Peters, who runs his own insurance agency, said he is a defender of the Second Amendment who fought openly against Nevada’s red flag law, which allows for the confiscation of guns from anyone accused of domestic violence.
He railed against Horsford and the Democratic-controlled House’s handling of the budget, while adding that Nevada could take advantage of significant economic opportunities on its public lands.
Peters has raised about $283,000, with nearly $158,000 coming from personal loans — about half of which his campaign has paid back as of Dec. 31.
Like Peters, Marchant opposes the state’s red flag law and called for tighter border security. He believes there is a compromise to be had that allows undocumented immigrants to stay in America through visas, but they must “get in line” for legal status.
Marchant said his platform has grown to mirror Trump’s in almost all ways, adding that Congress needs more members who “put America first.” He praised the GOP tax code overhaul and said he would like to see something similar to deal specifically with the needs of small business.
Marchant considers himself the front-runner to challenge Horsford, as he’s the only serious challenger to have held elected office. He won election to the Assembly’s 37th District in 2016 but lost his re-election bid to Democrat Shea Backus in 2018 by fewer than 200 votes.
He has been backed by incoming House Freedom Caucus Chair Rep. Andy Biggs of Arizona. Marchant also said that he has raised the most money with over $333,000 in 2019, but about $110,000 of that has come through personal loans that were not paid back as of Dec. 31.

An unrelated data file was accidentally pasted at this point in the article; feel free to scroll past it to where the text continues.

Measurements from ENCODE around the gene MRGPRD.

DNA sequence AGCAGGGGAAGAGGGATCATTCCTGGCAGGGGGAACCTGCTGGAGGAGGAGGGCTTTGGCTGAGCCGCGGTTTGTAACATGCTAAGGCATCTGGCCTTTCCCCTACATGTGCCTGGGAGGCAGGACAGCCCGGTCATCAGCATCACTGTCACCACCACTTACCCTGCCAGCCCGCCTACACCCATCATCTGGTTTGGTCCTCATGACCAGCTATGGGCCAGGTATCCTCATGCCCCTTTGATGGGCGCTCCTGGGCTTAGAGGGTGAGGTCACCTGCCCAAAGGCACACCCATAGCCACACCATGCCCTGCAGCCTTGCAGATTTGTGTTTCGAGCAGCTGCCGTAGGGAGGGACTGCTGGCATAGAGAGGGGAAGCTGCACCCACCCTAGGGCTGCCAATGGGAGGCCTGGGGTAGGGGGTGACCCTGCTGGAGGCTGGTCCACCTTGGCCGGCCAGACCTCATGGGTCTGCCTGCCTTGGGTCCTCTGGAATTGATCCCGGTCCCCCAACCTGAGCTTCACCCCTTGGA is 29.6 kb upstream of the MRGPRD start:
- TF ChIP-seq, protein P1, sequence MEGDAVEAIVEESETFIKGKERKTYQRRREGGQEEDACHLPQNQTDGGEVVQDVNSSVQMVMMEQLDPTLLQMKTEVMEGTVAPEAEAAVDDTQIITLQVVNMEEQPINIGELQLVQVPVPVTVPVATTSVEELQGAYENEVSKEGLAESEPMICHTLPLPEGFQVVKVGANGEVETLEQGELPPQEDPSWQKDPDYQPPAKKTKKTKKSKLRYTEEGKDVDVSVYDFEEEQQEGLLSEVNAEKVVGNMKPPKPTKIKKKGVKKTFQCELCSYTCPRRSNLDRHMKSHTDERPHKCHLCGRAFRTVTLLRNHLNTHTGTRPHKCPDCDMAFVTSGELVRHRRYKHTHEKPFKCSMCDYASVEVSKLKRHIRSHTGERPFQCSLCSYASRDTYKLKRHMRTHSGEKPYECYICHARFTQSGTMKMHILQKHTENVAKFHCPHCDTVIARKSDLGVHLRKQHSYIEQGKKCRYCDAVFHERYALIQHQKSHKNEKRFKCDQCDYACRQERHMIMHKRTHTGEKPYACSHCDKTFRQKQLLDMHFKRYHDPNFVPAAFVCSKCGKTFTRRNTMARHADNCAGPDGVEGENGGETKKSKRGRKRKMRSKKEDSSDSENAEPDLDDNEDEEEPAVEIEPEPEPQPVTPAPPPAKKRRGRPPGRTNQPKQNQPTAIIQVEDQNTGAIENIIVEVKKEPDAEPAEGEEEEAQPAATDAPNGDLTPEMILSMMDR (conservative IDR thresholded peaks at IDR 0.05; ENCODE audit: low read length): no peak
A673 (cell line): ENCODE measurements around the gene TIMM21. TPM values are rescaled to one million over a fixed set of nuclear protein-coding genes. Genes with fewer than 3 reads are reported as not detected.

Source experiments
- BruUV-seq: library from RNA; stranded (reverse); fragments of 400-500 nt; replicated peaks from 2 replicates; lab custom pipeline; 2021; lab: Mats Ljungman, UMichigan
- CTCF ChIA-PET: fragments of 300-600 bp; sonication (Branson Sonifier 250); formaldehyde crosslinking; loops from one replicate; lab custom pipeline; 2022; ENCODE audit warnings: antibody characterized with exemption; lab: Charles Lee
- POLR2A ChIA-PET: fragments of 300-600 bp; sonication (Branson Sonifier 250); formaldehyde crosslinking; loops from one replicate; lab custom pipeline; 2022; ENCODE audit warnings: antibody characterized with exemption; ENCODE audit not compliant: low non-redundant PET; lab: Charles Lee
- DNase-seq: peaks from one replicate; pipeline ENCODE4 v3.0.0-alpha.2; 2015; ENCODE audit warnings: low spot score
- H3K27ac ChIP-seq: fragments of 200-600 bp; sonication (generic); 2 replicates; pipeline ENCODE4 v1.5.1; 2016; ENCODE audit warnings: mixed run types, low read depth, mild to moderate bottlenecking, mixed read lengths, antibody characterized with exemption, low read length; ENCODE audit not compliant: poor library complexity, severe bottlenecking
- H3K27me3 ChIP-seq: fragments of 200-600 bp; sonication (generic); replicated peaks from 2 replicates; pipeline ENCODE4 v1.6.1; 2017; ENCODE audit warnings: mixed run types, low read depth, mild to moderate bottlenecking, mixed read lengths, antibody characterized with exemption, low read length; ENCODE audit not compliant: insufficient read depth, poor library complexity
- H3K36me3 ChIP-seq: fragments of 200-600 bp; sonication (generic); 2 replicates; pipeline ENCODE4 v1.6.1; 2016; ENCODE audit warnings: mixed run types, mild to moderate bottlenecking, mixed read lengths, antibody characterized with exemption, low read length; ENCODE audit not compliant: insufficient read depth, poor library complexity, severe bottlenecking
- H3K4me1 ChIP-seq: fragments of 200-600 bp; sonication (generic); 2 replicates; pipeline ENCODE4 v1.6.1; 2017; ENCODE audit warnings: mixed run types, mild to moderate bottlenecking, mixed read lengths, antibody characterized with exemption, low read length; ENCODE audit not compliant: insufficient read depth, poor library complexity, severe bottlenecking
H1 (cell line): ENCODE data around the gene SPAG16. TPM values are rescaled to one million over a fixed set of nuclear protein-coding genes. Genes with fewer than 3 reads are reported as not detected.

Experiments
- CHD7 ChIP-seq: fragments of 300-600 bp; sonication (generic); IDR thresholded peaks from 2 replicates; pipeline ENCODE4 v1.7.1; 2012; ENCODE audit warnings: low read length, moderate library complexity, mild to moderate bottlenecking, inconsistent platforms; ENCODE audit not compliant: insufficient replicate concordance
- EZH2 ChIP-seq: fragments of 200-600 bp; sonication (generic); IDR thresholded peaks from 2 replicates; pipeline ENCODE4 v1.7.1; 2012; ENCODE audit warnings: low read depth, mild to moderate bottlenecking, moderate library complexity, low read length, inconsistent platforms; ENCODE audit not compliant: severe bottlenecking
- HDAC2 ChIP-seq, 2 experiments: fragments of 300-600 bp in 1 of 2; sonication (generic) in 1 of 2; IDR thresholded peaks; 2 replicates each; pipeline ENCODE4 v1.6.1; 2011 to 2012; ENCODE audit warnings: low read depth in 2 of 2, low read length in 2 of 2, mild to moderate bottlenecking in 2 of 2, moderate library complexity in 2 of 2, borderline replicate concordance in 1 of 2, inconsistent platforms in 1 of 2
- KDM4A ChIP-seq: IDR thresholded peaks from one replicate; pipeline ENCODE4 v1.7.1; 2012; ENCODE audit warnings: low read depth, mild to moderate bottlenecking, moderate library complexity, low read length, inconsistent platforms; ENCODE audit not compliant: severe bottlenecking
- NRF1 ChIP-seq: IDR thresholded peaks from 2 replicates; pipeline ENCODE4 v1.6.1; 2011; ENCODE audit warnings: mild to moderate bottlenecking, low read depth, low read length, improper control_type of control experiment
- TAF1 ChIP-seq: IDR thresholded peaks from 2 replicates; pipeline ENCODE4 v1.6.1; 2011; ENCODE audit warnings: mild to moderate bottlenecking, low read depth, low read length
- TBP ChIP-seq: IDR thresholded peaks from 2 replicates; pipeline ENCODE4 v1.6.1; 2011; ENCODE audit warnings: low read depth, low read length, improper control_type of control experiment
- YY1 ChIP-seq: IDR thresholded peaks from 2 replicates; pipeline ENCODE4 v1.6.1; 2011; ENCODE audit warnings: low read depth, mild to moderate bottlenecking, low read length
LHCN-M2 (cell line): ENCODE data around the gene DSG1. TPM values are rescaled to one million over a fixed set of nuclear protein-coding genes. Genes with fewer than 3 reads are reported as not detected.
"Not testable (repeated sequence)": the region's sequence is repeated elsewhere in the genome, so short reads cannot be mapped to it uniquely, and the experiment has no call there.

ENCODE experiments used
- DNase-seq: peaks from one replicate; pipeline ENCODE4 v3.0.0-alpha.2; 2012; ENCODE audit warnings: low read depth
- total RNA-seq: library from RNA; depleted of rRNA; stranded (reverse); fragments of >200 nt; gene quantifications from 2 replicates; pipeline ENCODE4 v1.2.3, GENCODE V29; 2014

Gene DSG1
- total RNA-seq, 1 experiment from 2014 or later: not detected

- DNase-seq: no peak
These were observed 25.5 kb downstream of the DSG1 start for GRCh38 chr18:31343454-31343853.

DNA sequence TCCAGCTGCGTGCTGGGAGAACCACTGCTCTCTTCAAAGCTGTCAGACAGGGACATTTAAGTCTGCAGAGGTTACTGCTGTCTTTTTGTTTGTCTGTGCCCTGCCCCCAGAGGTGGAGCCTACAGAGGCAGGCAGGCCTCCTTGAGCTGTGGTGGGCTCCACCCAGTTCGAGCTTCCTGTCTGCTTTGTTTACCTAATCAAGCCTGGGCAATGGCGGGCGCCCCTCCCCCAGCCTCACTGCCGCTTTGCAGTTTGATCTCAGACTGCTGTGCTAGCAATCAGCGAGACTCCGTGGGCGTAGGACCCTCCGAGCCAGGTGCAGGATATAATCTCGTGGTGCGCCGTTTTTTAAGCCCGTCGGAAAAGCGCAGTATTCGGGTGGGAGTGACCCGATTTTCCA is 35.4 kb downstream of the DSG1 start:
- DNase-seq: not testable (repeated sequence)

Three other Republicans have been somewhat active fundraisers: Leo Blundo, Randi Reed and Charles Navarro.
Republicans Rosalie Bingham and Rebecca Wood have also filed for the race.
Four Democrats have filed to challenge Horsford in the primary: George J. Brucato, Christopher Colley, Jennifer Eason and Gregory Kempton.
Jonathan Esteban has filed as a Libertarian, and Barry Rubinson is running as an Independent American.
Amodei faces two Democratic challengers who appear to be actively fundraising: Clint Koble, who lost to Amodei by 17 points in 2018, and Patricia Ackerman.
Five other Democrats have filed in the northern Nevada district: Ed Cohen, Reynaldo Hernandez, Ian Luetkehans, Steve Schiffman and Rick Shepherd.
Joel Paul Beck is also challenging Amodei in the Republican primary, while Janine Hansen is running as an Independent American and Richard Dunn III as a nonpartisan.
None of the challengers in Titus’ heavily Democratic 1st District, which encompasses most of Las Vegas and a chunk of unincorporated Clark County, appear to have begun fundraising, according to federal records.
Four Republicans filed for the race: Joyce Bentley, who Titus beat by more than 30 percentage points in 2018, Josh Elliott, Eddie Hamilton and Citlaly Larios-Elias.
Democrats Allen Rheinhart and Anthony Thomas Jr. have also filed, as has Independent American Kamau Bakari, Libertarian Robert Van Strawder Jr. and nonpartisan Joseph Maridon Jr.